Two approaches exist for solving problems involving systems of columns, the "column modular method" and the "system modular method" proposed by Hess.15 In the column modular approach, the equations for each column of a system are solved in succession, and in the system modular approach, the complete set of equations for the system are solved simultaneously. While the system modular approach may be the ultimate method for solving problems involving systems of interconnected columns, the column modular approach appears to be the most realistic approach at the present time.

Solution of Systems of Columns by Use of the Column Modular Method

In the column modular approach, the equations for each column are solved by use of the most efficient procedure for each column. After one trial has been made on each column, the terminal flow rates are placed in component-material balance and in agreement with the specified values of the terminal flow rates by use of the "capital 0 method" for systems. The entire calculational process is repeated until convergence has been achieved.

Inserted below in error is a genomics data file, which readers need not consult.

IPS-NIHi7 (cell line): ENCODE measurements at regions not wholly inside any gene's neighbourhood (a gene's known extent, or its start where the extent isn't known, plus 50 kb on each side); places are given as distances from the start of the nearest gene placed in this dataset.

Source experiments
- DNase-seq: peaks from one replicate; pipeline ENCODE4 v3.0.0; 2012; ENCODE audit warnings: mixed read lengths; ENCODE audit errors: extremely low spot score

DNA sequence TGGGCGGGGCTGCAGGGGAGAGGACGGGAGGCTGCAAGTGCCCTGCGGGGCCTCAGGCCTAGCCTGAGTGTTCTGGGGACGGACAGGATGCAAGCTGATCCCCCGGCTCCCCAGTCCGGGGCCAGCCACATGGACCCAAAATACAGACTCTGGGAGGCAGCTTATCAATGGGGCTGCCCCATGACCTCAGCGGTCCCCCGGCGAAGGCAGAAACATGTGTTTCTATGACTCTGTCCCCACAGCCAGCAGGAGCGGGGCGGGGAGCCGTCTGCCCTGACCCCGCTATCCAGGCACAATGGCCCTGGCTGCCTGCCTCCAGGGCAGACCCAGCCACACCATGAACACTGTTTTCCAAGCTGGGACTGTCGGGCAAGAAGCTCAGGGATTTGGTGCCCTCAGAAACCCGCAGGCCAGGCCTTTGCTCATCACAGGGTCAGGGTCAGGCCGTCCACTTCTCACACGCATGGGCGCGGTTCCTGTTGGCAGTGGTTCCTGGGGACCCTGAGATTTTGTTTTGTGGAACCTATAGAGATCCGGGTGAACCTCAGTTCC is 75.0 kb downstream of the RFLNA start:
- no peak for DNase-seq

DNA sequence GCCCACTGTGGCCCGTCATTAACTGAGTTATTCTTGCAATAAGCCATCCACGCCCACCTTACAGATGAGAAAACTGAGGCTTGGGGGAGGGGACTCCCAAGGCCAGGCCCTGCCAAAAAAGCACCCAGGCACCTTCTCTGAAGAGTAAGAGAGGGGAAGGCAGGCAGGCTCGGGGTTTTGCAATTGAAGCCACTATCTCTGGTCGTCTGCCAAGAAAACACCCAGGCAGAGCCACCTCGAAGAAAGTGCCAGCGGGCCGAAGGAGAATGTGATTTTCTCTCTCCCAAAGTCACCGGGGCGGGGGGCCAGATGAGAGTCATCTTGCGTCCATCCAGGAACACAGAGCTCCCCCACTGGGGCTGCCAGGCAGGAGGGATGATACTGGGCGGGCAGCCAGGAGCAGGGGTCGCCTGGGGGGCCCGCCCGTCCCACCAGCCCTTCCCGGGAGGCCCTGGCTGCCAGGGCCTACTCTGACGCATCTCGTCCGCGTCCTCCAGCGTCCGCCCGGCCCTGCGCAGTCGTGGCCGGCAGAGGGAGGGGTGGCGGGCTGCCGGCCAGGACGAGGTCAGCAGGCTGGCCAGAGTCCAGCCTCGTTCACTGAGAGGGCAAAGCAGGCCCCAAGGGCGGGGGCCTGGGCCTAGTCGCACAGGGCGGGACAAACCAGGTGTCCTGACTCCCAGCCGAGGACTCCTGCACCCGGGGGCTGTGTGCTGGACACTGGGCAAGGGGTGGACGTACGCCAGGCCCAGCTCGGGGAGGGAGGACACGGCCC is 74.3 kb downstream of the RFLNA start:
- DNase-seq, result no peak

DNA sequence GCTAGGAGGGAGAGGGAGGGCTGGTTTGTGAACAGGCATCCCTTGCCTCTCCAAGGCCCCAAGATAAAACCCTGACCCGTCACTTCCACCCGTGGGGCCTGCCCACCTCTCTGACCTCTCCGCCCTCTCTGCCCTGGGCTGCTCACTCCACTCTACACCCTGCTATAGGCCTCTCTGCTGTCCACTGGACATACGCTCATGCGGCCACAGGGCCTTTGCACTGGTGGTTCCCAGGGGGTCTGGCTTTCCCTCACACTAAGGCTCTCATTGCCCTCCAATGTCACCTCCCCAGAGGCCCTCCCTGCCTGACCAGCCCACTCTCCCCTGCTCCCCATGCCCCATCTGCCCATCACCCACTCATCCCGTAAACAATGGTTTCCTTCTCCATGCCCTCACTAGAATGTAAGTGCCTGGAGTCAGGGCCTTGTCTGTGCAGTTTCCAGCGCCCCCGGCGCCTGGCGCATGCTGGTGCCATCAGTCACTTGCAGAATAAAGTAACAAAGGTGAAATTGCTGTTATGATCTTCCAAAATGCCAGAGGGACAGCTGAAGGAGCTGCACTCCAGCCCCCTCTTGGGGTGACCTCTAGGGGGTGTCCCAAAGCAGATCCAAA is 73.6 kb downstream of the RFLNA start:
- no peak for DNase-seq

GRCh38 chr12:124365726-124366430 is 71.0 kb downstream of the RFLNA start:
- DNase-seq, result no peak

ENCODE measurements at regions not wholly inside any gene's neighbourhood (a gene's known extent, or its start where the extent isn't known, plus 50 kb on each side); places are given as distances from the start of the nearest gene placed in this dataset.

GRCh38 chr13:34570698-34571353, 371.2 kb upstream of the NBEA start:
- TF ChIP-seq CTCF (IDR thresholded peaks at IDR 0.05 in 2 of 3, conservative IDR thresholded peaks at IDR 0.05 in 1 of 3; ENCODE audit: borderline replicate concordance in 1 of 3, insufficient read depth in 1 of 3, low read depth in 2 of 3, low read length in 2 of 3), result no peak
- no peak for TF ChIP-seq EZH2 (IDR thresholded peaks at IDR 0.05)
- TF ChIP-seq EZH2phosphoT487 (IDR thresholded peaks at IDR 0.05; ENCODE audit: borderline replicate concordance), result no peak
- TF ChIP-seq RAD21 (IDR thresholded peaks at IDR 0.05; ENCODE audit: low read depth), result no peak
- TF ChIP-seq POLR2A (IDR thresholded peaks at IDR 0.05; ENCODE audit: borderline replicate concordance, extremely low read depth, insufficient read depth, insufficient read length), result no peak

To illustrate the application of the column modular approach, consider the particular system of columns shown in Fig. 4-5, which consists of a reboiled absorber (column 1) and a distillation column (column 2). For such a system, a combination of the 6 method and the IN Newton-Raphson method is recommended. The IN Newton-Raphson method is used for solving the reboiled absorber and the 0 method is recommended for the distillation column. At the end of one complete trial for each of the two columns, the capital 0 method is applied to place the system in component-material balance and in agreement with the specified values of the terminal flow rates.

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